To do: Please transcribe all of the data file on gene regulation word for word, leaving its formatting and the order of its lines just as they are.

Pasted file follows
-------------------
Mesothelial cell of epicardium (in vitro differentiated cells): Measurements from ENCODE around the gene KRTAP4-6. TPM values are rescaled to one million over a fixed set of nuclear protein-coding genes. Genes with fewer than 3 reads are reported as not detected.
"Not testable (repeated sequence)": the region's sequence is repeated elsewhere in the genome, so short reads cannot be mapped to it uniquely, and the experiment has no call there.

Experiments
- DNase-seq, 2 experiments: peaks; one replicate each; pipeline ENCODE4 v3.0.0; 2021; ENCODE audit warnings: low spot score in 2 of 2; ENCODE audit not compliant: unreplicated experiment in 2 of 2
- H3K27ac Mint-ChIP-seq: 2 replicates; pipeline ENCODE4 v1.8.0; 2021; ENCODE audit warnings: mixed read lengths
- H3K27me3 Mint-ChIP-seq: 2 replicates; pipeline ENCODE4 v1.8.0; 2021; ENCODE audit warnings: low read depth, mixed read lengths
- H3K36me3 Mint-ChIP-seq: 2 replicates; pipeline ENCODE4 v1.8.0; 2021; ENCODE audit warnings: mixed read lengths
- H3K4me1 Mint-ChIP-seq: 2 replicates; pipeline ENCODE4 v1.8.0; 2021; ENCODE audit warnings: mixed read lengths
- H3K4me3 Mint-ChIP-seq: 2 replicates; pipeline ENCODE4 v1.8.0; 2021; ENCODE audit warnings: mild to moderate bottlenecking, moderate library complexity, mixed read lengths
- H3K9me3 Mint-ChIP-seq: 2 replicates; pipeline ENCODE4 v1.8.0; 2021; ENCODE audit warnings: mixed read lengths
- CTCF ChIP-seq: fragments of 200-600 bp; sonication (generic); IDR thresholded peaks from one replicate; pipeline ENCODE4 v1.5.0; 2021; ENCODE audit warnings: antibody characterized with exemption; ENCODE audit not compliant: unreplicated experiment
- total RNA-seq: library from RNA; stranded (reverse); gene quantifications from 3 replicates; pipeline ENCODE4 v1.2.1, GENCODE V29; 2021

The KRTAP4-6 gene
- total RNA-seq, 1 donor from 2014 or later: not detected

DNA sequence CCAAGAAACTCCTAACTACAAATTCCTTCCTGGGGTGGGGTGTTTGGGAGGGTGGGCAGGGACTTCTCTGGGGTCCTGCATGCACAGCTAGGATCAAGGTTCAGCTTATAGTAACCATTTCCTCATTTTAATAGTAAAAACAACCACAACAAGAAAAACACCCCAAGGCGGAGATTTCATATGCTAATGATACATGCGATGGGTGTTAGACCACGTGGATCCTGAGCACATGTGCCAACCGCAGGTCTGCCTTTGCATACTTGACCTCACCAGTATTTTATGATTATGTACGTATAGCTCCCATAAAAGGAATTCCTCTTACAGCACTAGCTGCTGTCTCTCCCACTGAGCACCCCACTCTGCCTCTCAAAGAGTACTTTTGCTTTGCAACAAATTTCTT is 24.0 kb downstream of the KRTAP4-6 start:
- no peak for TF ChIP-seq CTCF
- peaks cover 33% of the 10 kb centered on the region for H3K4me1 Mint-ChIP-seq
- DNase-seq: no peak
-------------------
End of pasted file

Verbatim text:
Mesothelial cell of epicardium (in vitro differentiated cells): Measurements from ENCODE around the gene KRTAP4-6. TPM values are rescaled to one million over a fixed set of nuclear protein-coding genes. Genes with fewer than 3 reads are reported as not detected.
"Not testable (repeated sequence)": the region's sequence is repeated elsewhere in the genome, so short reads cannot be mapped to it uniquely, and the experiment has no call there.

Experiments
- DNase-seq, 2 experiments: peaks; one replicate each; pipeline ENCODE4 v3.0.0; 2021; ENCODE audit warnings: low spot score in 2 of 2; ENCODE audit not compliant: unreplicated experiment in 2 of 2
- H3K27ac Mint-ChIP-seq: 2 replicates; pipeline ENCODE4 v1.8.0; 2021; ENCODE audit warnings: mixed read lengths
- H3K27me3 Mint-ChIP-seq: 2 replicates; pipeline ENCODE4 v1.8.0; 2021; ENCODE audit warnings: low read depth, mixed read lengths
- H3K36me3 Mint-ChIP-seq: 2 replicates; pipeline ENCODE4 v1.8.0; 2021; ENCODE audit warnings: mixed read lengths
- H3K4me1 Mint-ChIP-seq: 2 replicates; pipeline ENCODE4 v1.8.0; 2021; ENCODE audit warnings: mixed read lengths
- H3K4me3 Mint-ChIP-seq: 2 replicates; pipeline ENCODE4 v1.8.0; 2021; ENCODE audit warnings: mild to moderate bottlenecking, moderate library complexity, mixed read lengths
- H3K9me3 Mint-ChIP-seq: 2 replicates; pipeline ENCODE4 v1.8.0; 2021; ENCODE audit warnings: mixed read lengths
- CTCF ChIP-seq: fragments of 200-600 bp; sonication (generic); IDR thresholded peaks from one replicate; pipeline ENCODE4 v1.5.0; 2021; ENCODE audit warnings: antibody characterized with exemption; ENCODE audit not compliant: unreplicated experiment
- total RNA-seq: library from RNA; stranded (reverse); gene quantifications from 3 replicates; pipeline ENCODE4 v1.2.1, GENCODE V29; 2021

The KRTAP4-6 gene
- total RNA-seq, 1 donor from 2014 or later: not detected

DNA sequence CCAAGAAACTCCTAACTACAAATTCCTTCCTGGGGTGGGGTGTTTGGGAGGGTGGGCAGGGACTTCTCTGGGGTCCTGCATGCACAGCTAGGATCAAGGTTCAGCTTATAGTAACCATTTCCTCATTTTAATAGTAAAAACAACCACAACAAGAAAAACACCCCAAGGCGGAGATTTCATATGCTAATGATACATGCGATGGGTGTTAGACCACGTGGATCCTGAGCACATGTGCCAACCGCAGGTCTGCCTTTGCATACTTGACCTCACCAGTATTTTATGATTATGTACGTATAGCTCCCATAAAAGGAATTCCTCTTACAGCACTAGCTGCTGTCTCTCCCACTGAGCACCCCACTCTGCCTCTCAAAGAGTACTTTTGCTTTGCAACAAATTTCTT is 24.0 kb downstream of the KRTAP4-6 start:
- no peak for TF ChIP-seq CTCF
- peaks cover 33% of the 10 kb centered on the region for H3K4me1 Mint-ChIP-seq
- DNase-seq: no peak